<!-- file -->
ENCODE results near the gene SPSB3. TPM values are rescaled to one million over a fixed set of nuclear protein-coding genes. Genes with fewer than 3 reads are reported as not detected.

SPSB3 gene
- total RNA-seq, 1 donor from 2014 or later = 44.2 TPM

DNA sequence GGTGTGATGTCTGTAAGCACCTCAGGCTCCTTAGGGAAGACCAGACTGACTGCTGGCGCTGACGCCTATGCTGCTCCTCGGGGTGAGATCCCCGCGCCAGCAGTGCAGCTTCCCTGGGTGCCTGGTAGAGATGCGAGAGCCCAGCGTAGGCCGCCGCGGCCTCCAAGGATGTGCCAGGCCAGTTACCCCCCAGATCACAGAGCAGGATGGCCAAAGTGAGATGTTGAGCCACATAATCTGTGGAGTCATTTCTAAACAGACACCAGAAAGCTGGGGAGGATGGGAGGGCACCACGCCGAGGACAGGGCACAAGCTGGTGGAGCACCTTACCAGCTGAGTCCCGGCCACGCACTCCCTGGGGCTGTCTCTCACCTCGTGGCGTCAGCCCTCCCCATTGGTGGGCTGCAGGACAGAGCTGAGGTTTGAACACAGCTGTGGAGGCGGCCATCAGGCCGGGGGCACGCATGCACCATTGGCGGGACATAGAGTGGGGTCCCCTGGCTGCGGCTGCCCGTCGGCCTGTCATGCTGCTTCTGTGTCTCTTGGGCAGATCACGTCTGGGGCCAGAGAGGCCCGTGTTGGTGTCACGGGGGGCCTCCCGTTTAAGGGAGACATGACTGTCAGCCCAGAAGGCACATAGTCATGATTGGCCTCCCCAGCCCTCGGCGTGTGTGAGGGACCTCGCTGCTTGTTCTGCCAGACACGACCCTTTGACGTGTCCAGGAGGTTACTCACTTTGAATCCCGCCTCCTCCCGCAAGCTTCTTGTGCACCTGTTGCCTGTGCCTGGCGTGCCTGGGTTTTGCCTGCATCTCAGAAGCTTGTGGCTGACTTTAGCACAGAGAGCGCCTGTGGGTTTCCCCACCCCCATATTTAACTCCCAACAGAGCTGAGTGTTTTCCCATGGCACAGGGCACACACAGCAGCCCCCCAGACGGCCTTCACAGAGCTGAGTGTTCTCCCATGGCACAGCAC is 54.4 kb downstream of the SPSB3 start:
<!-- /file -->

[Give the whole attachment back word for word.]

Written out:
ENCODE results near the gene SPSB3. TPM values are rescaled to one million over a fixed set of nuclear protein-coding genes. Genes with fewer than 3 reads are reported as not detected.

SPSB3 gene
- total RNA-seq, 1 donor from 2014 or later = 44.2 TPM

DNA sequence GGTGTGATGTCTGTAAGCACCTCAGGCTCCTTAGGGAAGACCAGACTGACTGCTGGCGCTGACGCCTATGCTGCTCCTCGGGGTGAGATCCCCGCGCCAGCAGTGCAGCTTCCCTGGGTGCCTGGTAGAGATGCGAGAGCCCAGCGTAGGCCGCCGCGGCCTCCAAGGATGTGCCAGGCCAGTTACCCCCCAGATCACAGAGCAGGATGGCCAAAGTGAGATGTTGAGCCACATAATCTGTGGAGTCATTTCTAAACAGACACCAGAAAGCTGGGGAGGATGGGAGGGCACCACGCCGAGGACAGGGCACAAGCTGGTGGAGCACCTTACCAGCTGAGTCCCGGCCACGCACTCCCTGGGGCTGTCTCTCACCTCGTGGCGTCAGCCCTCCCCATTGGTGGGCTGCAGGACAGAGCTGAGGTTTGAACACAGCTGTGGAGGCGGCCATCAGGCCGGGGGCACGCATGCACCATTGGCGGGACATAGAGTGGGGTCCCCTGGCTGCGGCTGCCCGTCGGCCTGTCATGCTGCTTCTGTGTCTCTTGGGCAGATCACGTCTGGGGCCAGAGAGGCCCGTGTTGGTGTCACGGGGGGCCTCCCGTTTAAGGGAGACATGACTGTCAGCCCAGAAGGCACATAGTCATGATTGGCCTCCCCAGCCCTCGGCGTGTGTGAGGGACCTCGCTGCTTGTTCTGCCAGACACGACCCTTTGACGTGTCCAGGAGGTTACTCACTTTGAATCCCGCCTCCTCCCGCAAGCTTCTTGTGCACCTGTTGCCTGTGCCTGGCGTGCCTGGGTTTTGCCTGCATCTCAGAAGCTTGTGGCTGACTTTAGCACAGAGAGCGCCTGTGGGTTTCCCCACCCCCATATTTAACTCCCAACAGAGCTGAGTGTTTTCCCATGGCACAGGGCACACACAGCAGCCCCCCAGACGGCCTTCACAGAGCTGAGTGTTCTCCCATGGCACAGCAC is 54.4 kb downstream of the SPSB3 start: